Driving My Father Through the End Times, a Sestina

For six months we drove to the clinic every day–
infusions to cleanse his septic blood.
Sometimes we’d stop for coffee along the way,

and I’d try to go inside the shop alone,
but he’d insist, he could walk on his own,
so I’d help him out the passenger seat and we’d shuffle

into QuickTrip, get donuts, too, then trudge
toward the clinic for the cure, a dose a day,
antibiotics for his heart that wouldn’t heal on its own.

He refused surgeries, transfusions of blood.
He even drove to church to do his prayer shift, alone
at two AM, a 24/7 adoration of the Virgin, his way

to ease the shame, I guess, maybe for his wayward
youth, he didn’t say. I’d chide him as we stepped
from car to curb, tell him not to drive alone,

to let the others pray for him this time, a daily
vision of healthy cells washing his blood.
Always the father, he never did listen or own

his eldest daughter had some sense of her own.
On these drives we’d talk politics and the way
the country was heading, the bad blood,

the fear one candidate stoked, but walking
was painful, and he grew weaker by the day.
He watched the news from his recliner when he was alone,

but he didn’t live to hear the words I alone
can fix it. He believed what he saw with his own
two eyes on cable news, the lies they spun every day.

He wouldn’t have it when I said propaganda was their way.
I tried to show him how they twisted the truth, stomped
all over the facts. But his kidneys were failing, his blood

ever thinner. In the end, all that mattered was blood
relations, forgiveness, love. In hospice, I left him alone
the night before he died. Still thought he’d walk

out of that place. The nurse said he was afraid on his own
in the dark. Even with opiates, he couldn’t find a way to sleep.
He asked for me. I drove right over. He stopped breathing that day.

There was a blood moon, auger of end times, in the days
before his death, a lone orb pointing the way,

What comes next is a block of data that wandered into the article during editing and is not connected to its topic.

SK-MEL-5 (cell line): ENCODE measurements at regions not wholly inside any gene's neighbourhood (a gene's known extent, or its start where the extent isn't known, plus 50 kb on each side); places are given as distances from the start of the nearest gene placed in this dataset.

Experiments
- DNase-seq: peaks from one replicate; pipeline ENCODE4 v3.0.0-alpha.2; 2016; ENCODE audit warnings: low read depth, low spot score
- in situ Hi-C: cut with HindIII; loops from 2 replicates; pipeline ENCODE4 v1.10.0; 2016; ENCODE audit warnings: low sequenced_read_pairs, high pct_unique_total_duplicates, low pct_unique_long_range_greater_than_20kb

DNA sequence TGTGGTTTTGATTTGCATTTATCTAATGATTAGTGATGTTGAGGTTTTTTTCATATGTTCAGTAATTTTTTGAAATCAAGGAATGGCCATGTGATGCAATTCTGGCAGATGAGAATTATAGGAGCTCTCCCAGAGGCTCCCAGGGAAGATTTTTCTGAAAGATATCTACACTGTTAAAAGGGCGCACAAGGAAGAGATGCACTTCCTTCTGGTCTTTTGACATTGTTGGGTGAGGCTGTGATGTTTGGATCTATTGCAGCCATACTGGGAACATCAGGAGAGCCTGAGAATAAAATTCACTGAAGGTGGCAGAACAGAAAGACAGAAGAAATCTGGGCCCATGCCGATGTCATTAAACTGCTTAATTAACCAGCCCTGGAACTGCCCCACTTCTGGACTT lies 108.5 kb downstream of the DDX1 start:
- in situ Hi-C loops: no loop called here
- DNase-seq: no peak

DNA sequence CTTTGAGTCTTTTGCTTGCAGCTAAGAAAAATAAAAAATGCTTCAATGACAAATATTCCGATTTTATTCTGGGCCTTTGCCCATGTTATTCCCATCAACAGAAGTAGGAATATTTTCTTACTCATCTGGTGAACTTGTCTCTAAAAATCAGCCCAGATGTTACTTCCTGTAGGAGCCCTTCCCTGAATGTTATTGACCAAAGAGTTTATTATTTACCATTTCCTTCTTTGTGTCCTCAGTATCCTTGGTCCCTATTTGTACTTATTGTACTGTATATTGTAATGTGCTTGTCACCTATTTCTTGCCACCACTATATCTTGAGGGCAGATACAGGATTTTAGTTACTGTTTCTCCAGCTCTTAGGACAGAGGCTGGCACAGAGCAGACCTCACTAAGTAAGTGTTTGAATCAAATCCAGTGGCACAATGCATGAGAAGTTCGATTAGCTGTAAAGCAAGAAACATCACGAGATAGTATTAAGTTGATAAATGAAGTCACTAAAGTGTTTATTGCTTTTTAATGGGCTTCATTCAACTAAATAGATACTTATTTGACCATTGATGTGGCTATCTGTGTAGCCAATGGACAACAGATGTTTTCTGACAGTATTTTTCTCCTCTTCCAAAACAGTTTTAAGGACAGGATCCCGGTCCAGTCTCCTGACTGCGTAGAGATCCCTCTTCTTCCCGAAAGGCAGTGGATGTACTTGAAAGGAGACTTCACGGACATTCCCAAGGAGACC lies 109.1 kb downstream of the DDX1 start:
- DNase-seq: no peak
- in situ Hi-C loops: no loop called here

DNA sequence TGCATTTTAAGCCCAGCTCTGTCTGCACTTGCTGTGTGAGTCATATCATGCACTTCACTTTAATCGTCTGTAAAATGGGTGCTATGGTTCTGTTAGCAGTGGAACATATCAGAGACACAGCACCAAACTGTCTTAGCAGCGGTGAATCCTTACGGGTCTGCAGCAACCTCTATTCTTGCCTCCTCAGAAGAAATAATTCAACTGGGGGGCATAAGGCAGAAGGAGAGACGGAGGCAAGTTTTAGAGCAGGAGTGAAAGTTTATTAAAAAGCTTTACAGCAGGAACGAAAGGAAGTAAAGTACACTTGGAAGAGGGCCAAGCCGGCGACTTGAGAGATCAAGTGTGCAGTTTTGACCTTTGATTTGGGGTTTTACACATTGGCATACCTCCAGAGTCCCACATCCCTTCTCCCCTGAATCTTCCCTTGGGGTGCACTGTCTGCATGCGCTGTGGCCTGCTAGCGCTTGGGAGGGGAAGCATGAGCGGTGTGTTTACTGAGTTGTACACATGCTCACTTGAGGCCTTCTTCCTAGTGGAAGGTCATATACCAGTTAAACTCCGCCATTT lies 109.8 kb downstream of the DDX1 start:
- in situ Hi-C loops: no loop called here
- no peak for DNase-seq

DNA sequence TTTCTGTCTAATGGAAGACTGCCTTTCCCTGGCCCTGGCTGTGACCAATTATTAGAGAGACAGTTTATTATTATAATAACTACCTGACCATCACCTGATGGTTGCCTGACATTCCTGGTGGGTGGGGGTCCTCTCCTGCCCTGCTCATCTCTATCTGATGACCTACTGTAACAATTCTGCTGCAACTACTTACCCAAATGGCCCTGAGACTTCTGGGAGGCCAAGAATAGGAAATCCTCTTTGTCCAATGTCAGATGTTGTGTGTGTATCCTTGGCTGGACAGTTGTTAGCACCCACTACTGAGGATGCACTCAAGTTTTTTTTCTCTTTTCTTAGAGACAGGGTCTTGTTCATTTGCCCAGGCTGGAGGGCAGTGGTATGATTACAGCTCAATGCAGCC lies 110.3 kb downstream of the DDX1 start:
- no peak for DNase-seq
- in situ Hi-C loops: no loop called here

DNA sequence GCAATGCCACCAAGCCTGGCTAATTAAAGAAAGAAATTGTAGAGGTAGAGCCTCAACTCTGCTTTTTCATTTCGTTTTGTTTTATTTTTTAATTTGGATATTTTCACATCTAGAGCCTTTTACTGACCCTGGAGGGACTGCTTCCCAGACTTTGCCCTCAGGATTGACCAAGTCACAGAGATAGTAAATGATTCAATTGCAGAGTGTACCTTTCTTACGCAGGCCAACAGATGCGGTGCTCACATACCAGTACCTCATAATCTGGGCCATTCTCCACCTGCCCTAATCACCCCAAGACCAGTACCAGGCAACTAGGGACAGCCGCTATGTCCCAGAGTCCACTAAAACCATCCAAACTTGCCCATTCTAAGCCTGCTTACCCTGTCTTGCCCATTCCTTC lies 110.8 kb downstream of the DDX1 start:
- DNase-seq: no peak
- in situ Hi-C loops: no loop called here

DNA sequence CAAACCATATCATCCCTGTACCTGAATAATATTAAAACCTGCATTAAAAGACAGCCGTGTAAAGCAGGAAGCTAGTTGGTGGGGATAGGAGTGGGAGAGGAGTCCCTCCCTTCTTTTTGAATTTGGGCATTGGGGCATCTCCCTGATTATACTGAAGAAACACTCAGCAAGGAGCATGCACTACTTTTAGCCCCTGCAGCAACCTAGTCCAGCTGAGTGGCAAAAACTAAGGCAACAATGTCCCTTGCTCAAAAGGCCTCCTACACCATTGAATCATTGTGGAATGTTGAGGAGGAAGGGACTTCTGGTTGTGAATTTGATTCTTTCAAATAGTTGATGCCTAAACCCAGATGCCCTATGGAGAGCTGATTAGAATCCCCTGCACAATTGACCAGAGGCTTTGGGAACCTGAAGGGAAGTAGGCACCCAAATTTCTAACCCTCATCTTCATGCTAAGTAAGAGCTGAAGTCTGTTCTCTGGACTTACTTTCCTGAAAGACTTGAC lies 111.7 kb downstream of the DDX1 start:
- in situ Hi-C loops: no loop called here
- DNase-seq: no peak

an opening of sorts, a door for him to slip through, quite easily, on his own.


I wrote this poem last year and was thinking of including it as part of a manuscript I’m working on, but it doesn’t quite fit the project.

My father died in the spring of 2016, right after the Republican primaries. He was still following politics up until maybe the last month of his life. When the primaries came around, he was too sick to think about voting.

He watched cable news quite a bit when his decline set in, although he read a lot, too. When I told him that Fox News was biased and prone to hyperbole if not outright lies, he downplayed it and said, “Oh, they can’t do that, they have to report the facts.”

My father was an old school, corporate conservative who saw the Republican Party as the party of wealth and prosperity. His parents, my grandparents, were blue collar union workers from PA who always voted Democrat.

I think he wanted to be different from his father, who did not receive any schooling after eighth grade.

I’m sharing this poem now because of the recent red moon we just experienced, and also just because I want to.

Sestina spiral.

Getty Images, Allure Magainehttps://www.allure.com/story/super-blood-wolf-moon-january-2019

“My God, Help Me To Survive This Deadly Love”

“My God, Help Me to Survive This Deadly Love”

Dear Cosmos, Dear Gaia, Dear Aliens on Earth,
Something-there-is that doesn’t love a woman,
Something-there-is that doesn’t love a child
Something-there-is that doesn’t love a protest
Something-there-is that doesn’t love this wall of words.
Something-there-is that doesn’t love.
Grazing each other’s beards to kiss, my brothers’ love
makes quiver the mouths of phobic Earthlings.
Something-there-is piles on lies to wall themselves in.
Something-there-is loathes a woman’s
blood, her milk, her wide hips, her breasts bared in protest.
Something-there-is refuses the Syrian child
washed ashore, his cheek turned to one side, as if in child’s
pose, his death not stark enough to awaken love.
Something-there-is throws grenades on protesters,
Native Americans circled in prayer who touch the Earth,
who protect the water that sustains our life. Women
are the watery portals we all pass through, a porous wall
we penetrate from one life to the next. No brick wall
mortared with hatred us can contain our childlike
trust that “no lie will live forever.” Women’s
rights are human rights, but not unless we love
our blackness, the origin of humans on Earth.
Something-there-is cages black bodies, protests